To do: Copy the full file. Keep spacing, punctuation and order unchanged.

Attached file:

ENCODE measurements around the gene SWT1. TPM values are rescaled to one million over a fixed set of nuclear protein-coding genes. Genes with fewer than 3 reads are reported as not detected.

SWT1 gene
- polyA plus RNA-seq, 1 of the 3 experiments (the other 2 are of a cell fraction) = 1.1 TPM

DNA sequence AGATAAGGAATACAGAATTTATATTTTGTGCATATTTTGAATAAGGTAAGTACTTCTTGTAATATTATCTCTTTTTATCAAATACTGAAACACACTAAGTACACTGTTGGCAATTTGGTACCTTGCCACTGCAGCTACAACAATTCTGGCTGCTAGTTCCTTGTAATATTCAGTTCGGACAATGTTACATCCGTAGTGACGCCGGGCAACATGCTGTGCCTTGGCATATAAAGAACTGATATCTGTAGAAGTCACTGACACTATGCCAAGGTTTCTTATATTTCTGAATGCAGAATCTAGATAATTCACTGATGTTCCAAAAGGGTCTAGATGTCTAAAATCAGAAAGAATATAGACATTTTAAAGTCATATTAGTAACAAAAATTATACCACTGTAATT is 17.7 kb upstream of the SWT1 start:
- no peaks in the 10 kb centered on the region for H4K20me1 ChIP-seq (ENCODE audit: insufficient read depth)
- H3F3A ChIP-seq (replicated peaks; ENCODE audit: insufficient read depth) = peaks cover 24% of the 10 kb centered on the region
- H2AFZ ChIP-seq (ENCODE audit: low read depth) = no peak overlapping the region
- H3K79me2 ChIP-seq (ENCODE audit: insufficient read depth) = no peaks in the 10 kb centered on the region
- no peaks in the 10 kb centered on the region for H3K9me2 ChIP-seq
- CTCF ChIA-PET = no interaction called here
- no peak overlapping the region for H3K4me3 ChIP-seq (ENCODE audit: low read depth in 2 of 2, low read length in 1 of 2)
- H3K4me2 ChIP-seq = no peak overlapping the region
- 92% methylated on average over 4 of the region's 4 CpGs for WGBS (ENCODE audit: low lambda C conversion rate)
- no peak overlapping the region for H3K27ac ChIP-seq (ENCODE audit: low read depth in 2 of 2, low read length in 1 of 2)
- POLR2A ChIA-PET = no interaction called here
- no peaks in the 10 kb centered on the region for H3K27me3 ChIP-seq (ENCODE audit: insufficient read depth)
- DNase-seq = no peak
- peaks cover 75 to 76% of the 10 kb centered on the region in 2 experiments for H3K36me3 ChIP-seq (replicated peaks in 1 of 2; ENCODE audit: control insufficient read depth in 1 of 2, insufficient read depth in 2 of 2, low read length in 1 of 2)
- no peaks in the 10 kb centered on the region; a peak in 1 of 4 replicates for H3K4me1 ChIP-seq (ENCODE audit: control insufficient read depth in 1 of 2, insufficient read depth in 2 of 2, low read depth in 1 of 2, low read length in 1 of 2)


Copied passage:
ENCODE measurements around the gene SWT1. TPM values are rescaled to one million over a fixed set of nuclear protein-coding genes. Genes with fewer than 3 reads are reported as not detected.

SWT1 gene
- polyA plus RNA-seq, 1 of the 3 experiments (the other 2 are of a cell fraction) = 1.1 TPM

DNA sequence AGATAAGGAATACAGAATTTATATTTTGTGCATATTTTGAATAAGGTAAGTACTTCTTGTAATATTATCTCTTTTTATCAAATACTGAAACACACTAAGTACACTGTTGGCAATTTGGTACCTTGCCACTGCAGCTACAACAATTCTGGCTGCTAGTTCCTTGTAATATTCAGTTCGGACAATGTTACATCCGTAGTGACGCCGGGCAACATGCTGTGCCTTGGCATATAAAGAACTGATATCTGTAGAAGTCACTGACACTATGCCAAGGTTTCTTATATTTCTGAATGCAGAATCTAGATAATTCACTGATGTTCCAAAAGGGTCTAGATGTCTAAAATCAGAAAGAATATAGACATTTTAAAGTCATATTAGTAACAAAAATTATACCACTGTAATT is 17.7 kb upstream of the SWT1 start:
- no peaks in the 10 kb centered on the region for H4K20me1 ChIP-seq (ENCODE audit: insufficient read depth)
- H3F3A ChIP-seq (replicated peaks; ENCODE audit: insufficient read depth) = peaks cover 24% of the 10 kb centered on the region
- H2AFZ ChIP-seq (ENCODE audit: low read depth) = no peak overlapping the region
- H3K79me2 ChIP-seq (ENCODE audit: insufficient read depth) = no peaks in the 10 kb centered on the region
- no peaks in the 10 kb centered on the region for H3K9me2 ChIP-seq
- CTCF ChIA-PET = no interaction called here
- no peak overlapping the region for H3K4me3 ChIP-seq (ENCODE audit: low read depth in 2 of 2, low read length in 1 of 2)
- H3K4me2 ChIP-seq = no peak overlapping the region
- 92% methylated on average over 4 of the region's 4 CpGs for WGBS (ENCODE audit: low lambda C conversion rate)
- no peak overlapping the region for H3K27ac ChIP-seq (ENCODE audit: low read depth in 2 of 2, low read length in 1 of 2)
- POLR2A ChIA-PET = no interaction called here
- no peaks in the 10 kb centered on the region for H3K27me3 ChIP-seq (ENCODE audit: insufficient read depth)
- DNase-seq = no peak
- peaks cover 75 to 76% of the 10 kb centered on the region in 2 experiments for H3K36me3 ChIP-seq (replicated peaks in 1 of 2; ENCODE audit: control insufficient read depth in 1 of 2, insufficient read depth in 2 of 2, low read length in 1 of 2)
- no peaks in the 10 kb centered on the region; a peak in 1 of 4 replicates for H3K4me1 ChIP-seq (ENCODE audit: control insufficient read depth in 1 of 2, insufficient read depth in 2 of 2, low read depth in 1 of 2, low read length in 1 of 2)